In order to separate your reactions from the other person’s emotions, you have to focus on yourself. This might require a heavy dose of acceptance: accepting your own thoughts and feelings, accepting the loneliness of individuality, and accepting the necessity of allowing other people to work through their feelings on their own.

If you ask yourself, “I’m OK, they’re not … is that OK?” The answer is yes.

© Copyright 2014 GoodTherapy.org. All rights reserved. Permission to publish granted by Rena Pollak, LMFT, Relationships and Marriage Topic Expert Contributor

The preceding article was solely written by the author named above. Any views and opinions expressed are not necessarily shared by GoodTherapy.org. Questions or concerns about the preceding article can be directed to the author or posted as a comment below.

  • Leave a Comment
  • Kat

    October 17th, 2014 at 9:20 AM

    I needed this today, because my adult son is having financial problems and I cannot do anything to help and it makes me physically sick.

  • adrienne

    October 18th, 2014 at 1:45 PM

    I have a couple of friends like this, and even though I can sympathize with them about the things that they are going through in life, that does not mean that I have to let what they are experiencing bring me down with them.

    There are times when I think that they get mad because I won’t join the pity party but my thoughts are what good will it do if none of us are clear headed enough to think some of this through?

  • Amber

    July 17th, 2016 at 2:22 AM

    They don’t want you to join their ‘pity party’, they just want you to empathise with them.

  • dave l.

    October 19th, 2014 at 1:00 AM

    I think that the book of Job goes a long way to relating to this issue. When Job initially sits with his friends/comforters, their natural reaction is to find reasons for his suffering, none of which are right and none of which help him in his suffering. It is when they come to the end of their words and are just sat with him, being present but not offering platitudes that Job is able to begin his journey of redemption. The story suggests that God meets with Job when all other words have exhausted themselves, and his friends have stopped trying to advise and just comfort by being there, which leaves room for God to address Job and for him to respond. Whether you believe in God or not, there are some important lessons in the story about comforting the distressed, how to express compassion, and what friendship means.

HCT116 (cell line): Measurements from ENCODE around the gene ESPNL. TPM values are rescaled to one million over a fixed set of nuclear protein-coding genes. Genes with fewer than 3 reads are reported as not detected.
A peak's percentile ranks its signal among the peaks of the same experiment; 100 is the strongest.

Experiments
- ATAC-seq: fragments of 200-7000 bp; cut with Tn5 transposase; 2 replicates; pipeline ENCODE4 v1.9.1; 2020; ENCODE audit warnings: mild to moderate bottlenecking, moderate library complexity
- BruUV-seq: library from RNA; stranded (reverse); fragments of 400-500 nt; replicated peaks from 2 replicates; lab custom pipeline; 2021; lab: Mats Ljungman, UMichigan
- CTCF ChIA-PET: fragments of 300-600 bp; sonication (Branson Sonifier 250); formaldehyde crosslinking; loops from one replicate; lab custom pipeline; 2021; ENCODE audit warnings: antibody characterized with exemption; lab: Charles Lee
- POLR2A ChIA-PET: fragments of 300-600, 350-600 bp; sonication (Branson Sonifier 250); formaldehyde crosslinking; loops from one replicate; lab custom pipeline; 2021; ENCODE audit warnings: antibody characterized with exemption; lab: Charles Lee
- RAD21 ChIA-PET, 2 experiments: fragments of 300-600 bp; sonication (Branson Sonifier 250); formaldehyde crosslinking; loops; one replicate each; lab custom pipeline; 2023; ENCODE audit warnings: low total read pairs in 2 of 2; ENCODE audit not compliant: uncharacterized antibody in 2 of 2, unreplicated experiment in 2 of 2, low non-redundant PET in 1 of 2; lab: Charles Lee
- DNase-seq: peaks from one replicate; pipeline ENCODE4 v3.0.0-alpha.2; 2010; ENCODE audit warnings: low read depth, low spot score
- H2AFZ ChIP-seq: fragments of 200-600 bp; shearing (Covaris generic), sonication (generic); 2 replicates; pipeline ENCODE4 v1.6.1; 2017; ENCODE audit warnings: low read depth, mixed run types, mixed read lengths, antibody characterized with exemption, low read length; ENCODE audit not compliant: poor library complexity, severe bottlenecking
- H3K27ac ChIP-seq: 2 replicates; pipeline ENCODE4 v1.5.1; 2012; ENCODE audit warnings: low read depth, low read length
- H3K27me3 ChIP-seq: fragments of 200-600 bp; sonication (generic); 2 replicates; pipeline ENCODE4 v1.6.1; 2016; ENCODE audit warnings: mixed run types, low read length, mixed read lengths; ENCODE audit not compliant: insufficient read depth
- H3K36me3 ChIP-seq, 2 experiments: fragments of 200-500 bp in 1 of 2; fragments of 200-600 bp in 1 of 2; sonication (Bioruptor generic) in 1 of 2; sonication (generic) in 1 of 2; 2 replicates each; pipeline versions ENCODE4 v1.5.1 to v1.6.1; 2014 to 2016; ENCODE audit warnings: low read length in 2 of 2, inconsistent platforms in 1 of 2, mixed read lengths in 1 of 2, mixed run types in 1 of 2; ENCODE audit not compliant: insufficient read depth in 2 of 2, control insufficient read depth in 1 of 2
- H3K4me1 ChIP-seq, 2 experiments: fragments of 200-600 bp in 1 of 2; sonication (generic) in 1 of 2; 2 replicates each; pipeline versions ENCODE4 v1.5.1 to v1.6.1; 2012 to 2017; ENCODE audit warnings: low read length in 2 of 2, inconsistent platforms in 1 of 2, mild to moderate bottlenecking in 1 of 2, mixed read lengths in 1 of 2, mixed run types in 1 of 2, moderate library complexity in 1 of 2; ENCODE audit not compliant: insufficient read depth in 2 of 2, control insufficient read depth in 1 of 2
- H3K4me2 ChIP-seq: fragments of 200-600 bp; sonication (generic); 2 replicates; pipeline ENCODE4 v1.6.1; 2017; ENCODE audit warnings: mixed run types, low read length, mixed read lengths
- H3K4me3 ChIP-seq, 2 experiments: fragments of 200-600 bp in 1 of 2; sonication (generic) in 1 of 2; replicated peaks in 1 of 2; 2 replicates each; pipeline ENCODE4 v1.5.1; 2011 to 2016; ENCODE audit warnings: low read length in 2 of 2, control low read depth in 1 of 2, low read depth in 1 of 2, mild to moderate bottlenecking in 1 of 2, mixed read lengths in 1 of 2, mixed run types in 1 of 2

• Scot

    October 20th, 2014 at 11:21 AM

    You can’t always be guaranteed that everything will be hunky dory you know? There are always going to be the good times interspersed with the bad, you simply have to be willing to stick with them all.
    The bad times are gonna be hard, no one says that they aren’t but that’s what life is all about, living, learning and loving and then growing and changing together.

  • Vladimir

    May 26th, 2015 at 8:19 AM

    Very good article, thanks Rena. For me, the phenomenon of enmeshment is also known as “confluence” (gestalt therapy deals with it a lot, especially in couples setting).

  • Jackie J.

    July 31st, 2015 at 1:47 PM

    This was an excellent post to put on my facebook page so that the people that I love may read and understand. About emessment and how it can destroy a relationship or cause folks to not be able to fight for the relationship.
    I love the term of “existential isolation”, it clearly describes what happens with people who attempt to take on their significant others feeling or moods!
    Again thank you for sharing this post with me and my family and friends.

  • Sara

    October 16th, 2015 at 4:36 PM

    Very good article! This will help me with people who, in my opinion, can only listen to topics of a “downer” nature only very seldom, but otherwise seem like considerate people. This has always disappointed and puzzled me, and now this article provides a way to think about it that seems true and helpful to both people.